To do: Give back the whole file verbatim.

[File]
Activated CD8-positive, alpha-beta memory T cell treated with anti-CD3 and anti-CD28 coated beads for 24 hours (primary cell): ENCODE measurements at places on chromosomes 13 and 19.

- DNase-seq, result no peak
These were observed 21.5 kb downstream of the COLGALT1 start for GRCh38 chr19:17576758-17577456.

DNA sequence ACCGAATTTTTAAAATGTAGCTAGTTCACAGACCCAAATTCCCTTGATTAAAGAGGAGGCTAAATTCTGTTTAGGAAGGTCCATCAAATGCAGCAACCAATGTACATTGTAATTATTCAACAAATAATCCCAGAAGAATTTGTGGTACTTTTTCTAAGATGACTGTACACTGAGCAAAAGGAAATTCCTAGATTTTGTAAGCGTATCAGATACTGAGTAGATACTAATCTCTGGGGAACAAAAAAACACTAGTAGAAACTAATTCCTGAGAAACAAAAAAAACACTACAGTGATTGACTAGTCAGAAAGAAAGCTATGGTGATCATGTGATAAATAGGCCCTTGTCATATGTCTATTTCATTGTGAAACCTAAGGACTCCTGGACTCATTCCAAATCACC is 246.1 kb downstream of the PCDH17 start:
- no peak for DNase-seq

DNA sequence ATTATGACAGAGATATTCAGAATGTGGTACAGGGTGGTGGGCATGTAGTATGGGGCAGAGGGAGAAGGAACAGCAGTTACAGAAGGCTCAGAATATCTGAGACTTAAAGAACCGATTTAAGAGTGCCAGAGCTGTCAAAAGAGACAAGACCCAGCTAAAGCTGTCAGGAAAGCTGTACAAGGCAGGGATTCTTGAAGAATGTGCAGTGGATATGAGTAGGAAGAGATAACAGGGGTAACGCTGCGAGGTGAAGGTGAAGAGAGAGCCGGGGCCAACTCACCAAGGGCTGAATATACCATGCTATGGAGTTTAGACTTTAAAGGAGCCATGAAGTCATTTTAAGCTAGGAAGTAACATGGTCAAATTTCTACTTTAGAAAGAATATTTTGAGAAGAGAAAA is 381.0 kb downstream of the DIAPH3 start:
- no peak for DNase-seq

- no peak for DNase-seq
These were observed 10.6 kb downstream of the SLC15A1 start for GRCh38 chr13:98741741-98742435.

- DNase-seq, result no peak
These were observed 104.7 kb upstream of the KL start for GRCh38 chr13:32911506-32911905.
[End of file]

Activated CD8-positive, alpha-beta memory T cell treated with anti-CD3 and anti-CD28 coated beads for 24 hours (primary cell): ENCODE measurements at places on chromosomes 13 and 19.

- DNase-seq, result no peak
These were observed 21.5 kb downstream of the COLGALT1 start for GRCh38 chr19:17576758-17577456.

DNA sequence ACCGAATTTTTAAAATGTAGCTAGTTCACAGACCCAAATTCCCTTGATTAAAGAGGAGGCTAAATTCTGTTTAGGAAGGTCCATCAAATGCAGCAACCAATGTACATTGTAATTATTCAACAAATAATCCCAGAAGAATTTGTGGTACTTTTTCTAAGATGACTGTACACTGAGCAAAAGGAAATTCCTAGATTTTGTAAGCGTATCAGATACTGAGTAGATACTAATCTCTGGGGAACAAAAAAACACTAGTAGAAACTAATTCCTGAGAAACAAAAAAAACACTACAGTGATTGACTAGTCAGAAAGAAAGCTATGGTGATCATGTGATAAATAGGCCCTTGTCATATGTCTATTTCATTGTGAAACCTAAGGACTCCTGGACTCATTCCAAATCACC is 246.1 kb downstream of the PCDH17 start:
- no peak for DNase-seq

DNA sequence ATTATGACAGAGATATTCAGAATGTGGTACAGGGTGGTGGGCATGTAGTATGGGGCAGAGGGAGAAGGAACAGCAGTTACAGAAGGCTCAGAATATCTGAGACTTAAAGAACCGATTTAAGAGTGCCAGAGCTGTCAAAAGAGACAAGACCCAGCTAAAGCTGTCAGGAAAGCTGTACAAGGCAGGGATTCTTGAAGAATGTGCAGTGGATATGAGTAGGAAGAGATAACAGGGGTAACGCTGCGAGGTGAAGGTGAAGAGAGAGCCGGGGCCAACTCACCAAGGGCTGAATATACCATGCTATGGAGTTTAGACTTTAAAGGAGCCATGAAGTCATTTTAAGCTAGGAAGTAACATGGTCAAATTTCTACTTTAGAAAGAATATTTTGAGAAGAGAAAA is 381.0 kb downstream of the DIAPH3 start:
- no peak for DNase-seq

- no peak for DNase-seq
These were observed 10.6 kb downstream of the SLC15A1 start for GRCh38 chr13:98741741-98742435.

- DNase-seq, result no peak
These were observed 104.7 kb upstream of the KL start for GRCh38 chr13:32911506-32911905.